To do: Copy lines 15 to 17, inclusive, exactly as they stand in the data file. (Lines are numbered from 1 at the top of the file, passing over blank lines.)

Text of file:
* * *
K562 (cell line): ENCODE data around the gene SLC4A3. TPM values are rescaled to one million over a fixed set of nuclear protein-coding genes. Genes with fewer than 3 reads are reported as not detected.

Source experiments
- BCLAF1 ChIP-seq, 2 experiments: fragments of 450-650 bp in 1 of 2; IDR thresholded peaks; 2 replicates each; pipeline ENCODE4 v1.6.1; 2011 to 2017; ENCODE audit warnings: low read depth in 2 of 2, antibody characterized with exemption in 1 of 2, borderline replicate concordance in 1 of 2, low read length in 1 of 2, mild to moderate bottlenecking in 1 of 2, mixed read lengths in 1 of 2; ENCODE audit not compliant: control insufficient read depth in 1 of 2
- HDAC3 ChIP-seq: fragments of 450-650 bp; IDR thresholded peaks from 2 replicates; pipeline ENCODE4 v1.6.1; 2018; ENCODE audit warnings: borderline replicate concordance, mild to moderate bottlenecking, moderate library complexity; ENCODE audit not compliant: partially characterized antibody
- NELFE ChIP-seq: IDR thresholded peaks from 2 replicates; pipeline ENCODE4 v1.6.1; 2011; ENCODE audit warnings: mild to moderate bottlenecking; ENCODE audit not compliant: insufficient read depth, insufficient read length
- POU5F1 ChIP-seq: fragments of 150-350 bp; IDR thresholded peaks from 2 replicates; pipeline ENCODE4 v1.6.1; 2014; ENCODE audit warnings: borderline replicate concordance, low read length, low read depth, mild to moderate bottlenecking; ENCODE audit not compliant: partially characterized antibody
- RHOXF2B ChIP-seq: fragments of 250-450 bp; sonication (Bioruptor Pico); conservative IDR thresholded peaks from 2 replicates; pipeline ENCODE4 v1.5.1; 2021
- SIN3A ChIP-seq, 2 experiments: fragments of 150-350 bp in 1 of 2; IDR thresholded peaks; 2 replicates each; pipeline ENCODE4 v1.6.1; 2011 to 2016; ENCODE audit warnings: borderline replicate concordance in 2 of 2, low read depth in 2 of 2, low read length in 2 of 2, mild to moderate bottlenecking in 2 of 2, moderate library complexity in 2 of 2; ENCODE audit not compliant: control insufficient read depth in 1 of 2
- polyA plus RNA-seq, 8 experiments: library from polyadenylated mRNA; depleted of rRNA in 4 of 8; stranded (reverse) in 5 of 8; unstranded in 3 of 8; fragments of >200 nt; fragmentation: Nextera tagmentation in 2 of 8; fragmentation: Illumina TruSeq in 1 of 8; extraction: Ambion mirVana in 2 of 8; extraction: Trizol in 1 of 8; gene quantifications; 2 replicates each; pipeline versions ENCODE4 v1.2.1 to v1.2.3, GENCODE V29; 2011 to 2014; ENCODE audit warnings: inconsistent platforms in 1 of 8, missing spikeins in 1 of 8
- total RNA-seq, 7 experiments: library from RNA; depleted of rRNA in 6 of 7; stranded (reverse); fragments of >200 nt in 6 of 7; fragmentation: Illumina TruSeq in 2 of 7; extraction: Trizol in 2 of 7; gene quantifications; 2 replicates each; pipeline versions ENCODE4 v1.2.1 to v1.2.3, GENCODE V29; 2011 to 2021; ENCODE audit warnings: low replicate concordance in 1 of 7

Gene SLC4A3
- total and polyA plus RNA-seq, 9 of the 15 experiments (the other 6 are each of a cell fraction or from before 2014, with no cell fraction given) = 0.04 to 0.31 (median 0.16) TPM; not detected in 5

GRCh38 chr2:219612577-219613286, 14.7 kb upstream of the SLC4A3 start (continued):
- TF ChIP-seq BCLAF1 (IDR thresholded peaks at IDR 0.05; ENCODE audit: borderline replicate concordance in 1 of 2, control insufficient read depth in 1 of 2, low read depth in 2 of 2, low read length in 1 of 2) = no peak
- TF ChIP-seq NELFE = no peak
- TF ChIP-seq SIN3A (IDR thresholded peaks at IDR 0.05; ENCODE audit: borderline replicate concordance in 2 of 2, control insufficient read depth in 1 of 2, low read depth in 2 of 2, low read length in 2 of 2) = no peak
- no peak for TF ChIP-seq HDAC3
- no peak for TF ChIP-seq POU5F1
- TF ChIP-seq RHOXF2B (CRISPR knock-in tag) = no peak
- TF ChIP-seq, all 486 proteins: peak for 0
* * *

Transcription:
- TF ChIP-seq NELFE = no peak
- TF ChIP-seq SIN3A (IDR thresholded peaks at IDR 0.05; ENCODE audit: borderline replicate concordance in 2 of 2, control insufficient read depth in 1 of 2, low read depth in 2 of 2, low read length in 2 of 2) = no peak
- no peak for TF ChIP-seq HDAC3